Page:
Railroad Crossing Accidents Lawyers
A collision between a car and a train is devastating. The weight and velocity of a train as compared to a car is almost incomprehensible, and the destruction and carnage of such an accident is simply overwhelming. It is amazing that anyone survives being hit by a train. Some do, and the injuries are nearly always catastrophic, typically including brain injury, spinal cord injuries, amputations, and crush injuries. Railroad crossing accident cases are far more complicated than your typical auto accident lawsuit, and often even more complicated than trucking or bus accidents. Railroads are subject to very unique federal regulations.
Amazingly, only about 20% of railroad crossings are protected by flashing lights and gates. Most people are unaware of your typical rural railroad crossing which has no more than a low visibility white X "R.R. Crossing" sign, sometimes accompanied by a stop sign, with none of the bells and whistles, and certainly no gates, which most of us associate with an oncoming train. Maybe we have been lulled into complacency by the big obtrusive railroad crossings found in high traffic areas, expecting more than adequate warning, but the fact remains - most railroad crossings are minimally marked and the results can be deadly. About 60% of train accidents occur at poorly marked railroad crossings
The incredible weight and velocity of trains mean that they cannot stop quickly to avoid an accident. Even if the engineer sees an obstacle in the road, or is warned of a car on the tracks, trains often need more than a mile to stop. Besides crossings that lack adequate lights and gates, railroad crossing accidents can be caused by:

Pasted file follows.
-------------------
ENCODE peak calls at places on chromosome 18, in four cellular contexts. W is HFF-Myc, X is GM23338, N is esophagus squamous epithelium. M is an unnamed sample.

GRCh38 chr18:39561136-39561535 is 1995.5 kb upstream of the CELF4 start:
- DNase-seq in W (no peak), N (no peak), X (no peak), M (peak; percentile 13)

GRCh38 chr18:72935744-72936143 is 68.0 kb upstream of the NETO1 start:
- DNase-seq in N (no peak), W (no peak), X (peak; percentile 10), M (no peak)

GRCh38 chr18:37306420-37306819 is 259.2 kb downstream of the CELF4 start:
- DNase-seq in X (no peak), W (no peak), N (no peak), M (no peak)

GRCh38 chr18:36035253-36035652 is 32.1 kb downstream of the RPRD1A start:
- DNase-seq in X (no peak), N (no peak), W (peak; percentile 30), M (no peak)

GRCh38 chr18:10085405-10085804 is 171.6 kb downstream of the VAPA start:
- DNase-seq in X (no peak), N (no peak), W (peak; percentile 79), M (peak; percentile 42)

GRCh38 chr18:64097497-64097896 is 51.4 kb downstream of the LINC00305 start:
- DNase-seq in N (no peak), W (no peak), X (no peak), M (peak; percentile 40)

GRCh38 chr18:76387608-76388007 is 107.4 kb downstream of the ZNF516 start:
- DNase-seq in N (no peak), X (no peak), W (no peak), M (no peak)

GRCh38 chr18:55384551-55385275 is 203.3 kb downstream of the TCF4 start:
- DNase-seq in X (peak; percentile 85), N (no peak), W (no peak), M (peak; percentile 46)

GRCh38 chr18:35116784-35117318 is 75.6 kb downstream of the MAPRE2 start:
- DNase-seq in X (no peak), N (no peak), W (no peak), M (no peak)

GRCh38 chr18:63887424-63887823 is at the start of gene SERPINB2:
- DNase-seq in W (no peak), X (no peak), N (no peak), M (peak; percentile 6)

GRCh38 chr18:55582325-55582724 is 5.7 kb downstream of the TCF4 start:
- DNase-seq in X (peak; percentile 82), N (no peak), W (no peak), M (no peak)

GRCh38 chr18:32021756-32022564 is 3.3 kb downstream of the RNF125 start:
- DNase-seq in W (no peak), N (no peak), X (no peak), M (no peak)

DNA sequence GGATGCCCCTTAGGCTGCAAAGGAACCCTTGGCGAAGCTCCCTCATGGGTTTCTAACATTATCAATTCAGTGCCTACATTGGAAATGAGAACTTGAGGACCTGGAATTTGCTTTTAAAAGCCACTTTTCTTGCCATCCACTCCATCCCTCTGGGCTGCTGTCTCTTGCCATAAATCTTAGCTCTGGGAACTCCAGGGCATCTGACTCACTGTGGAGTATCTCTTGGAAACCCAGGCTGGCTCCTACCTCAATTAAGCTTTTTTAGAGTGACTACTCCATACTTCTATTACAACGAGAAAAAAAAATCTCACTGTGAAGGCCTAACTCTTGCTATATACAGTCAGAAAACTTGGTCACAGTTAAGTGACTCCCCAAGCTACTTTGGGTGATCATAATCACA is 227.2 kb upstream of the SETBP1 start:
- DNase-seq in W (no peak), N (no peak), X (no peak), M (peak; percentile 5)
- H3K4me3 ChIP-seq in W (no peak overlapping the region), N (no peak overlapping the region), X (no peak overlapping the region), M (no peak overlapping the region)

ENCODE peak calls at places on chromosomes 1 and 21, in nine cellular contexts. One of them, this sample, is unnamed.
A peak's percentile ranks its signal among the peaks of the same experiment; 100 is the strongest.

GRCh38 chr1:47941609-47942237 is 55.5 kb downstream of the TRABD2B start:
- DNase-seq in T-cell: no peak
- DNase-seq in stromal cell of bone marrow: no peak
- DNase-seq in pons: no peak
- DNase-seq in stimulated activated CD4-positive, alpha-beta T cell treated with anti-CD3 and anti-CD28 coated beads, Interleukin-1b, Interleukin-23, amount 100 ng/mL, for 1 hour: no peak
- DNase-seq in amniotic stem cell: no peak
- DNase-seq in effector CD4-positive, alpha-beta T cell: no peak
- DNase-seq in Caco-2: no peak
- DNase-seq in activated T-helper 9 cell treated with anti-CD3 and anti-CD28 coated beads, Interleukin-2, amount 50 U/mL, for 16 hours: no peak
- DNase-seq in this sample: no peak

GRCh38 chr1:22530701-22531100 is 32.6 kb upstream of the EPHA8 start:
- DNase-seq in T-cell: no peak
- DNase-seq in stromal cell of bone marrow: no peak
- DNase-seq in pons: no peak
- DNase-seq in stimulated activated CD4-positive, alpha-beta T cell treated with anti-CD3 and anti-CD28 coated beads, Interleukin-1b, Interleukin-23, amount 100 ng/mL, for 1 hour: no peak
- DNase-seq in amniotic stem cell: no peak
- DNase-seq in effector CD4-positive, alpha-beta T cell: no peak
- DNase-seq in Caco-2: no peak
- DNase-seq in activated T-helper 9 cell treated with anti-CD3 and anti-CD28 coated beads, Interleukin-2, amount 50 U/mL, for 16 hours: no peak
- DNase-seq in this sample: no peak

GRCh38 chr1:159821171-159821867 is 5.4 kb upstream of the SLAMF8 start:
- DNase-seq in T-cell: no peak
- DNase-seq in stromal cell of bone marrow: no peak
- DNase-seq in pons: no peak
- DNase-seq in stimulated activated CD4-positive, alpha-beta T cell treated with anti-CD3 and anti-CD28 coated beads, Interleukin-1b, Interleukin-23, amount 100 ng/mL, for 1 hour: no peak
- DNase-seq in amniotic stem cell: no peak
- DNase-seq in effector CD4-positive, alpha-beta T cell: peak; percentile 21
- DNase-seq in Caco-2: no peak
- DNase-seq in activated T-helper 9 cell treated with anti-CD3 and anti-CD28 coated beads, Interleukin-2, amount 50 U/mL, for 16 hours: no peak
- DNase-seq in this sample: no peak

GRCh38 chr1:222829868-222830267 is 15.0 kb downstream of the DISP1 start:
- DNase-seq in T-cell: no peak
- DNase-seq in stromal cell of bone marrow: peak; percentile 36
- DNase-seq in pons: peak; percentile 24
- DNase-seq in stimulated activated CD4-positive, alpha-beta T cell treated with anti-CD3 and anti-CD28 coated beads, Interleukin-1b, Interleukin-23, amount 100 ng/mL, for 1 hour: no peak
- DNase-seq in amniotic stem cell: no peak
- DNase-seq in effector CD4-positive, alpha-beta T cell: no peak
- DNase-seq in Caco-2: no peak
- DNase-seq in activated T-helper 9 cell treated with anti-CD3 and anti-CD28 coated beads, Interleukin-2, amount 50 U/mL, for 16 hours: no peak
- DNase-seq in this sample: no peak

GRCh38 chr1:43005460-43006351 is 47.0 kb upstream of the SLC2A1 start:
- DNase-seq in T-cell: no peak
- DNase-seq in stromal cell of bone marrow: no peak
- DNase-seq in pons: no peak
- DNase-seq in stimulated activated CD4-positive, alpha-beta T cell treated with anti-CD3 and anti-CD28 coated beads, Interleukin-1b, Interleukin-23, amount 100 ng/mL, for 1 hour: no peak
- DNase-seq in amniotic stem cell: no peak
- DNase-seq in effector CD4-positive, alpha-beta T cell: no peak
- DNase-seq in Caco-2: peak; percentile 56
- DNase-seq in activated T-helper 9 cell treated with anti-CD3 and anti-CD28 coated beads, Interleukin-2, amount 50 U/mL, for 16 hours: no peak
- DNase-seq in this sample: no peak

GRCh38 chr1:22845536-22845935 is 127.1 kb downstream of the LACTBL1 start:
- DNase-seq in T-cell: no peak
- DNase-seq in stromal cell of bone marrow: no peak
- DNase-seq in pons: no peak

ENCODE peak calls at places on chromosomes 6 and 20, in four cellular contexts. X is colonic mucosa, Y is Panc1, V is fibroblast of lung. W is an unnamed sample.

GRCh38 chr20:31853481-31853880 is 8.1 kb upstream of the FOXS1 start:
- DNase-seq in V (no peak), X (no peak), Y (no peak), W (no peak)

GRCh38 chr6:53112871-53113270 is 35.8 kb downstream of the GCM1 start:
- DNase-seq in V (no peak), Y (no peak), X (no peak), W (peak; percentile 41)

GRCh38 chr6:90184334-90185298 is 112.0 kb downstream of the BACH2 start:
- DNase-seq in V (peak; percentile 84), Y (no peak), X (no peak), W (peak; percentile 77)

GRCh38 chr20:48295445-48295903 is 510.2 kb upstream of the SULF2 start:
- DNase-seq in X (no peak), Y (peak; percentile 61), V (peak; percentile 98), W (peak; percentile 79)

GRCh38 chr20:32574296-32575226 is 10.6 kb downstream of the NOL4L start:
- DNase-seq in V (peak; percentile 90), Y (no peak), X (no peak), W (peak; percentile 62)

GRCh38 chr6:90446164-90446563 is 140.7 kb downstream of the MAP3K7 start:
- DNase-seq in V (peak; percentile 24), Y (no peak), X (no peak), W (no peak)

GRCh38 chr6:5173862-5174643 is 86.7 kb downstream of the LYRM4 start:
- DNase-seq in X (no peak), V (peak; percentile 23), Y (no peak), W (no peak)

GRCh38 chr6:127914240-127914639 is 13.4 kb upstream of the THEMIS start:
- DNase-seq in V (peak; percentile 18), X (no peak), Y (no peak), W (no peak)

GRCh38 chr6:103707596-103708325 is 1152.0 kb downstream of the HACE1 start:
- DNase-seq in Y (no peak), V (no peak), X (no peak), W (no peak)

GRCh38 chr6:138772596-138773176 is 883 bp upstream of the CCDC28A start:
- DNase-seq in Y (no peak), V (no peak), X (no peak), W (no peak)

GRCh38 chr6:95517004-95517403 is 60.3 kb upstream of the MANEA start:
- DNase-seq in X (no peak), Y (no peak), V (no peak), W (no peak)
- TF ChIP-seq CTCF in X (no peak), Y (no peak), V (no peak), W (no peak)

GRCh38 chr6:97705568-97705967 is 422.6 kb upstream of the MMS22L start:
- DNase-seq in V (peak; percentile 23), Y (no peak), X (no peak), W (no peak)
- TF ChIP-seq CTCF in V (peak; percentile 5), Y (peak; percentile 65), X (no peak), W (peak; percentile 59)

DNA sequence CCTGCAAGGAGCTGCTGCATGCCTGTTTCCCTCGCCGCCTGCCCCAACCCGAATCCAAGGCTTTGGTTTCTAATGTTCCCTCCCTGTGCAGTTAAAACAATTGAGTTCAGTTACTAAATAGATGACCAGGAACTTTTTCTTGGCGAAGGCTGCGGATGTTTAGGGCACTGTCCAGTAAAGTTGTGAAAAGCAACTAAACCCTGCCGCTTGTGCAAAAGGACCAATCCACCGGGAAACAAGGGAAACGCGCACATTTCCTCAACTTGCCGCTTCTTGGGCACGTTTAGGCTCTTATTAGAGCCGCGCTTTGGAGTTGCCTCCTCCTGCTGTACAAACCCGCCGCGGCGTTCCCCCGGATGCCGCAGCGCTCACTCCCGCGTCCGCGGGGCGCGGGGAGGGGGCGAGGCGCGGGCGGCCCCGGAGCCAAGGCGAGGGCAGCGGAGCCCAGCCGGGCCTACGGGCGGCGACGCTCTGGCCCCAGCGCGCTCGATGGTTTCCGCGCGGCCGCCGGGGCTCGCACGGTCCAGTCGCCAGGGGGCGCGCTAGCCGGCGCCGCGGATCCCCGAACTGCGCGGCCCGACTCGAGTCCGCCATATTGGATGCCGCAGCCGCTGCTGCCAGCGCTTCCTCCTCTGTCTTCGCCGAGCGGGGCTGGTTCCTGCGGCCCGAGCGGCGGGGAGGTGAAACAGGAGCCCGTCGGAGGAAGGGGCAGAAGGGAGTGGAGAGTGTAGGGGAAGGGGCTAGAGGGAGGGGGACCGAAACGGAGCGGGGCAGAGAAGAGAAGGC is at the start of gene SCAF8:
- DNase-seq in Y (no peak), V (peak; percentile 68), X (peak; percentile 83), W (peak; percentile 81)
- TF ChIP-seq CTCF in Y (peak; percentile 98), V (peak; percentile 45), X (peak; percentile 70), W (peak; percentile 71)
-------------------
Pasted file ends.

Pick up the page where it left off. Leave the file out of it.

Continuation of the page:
- Defective signals or gates
- Trains parked too close to a crossing
- Crossings obstructed by plants and other objects
- Trains which fail to sound their horns when approaching crossings
- Trains that fail to use their lights when approaching crossings
- Objects protruding from the train
Some railroad crossing accidents are caused by negligent drivers. Most are not. Train engineers are sometimes responsible, but more often the railroad is responsible due to:
- Malfunctioning signals or equipment
- Failure to properly screen employees
- Failure to properly train employees
- Failure to properly monitor employees
Railroad crossing accident lawsuits are very complicated and can involve multiple responsible parties including:
- Railroad companies
- Equipment manufacturers
- Government entities
Gathering evidence for a railroad crossing lawsuit can also be very complicated. For instance, railroads are not required to report malfunctioning signals, so a history of a malfunctioning signal may be difficult to prove and the railroad will try to claim that the accident was caused by you, the driver, failing to heed to signal. If a government entity is involved strict time limits and different procedural requirements will apply. The railroads themselves are very formidable adversaries and you will also have to fight their insurance companies. You need an experienced railroad accident attorney on your side.
If you or a loved one has been injured or killed in a railroad crossing accident, contact an experienced railroad accident attorney today.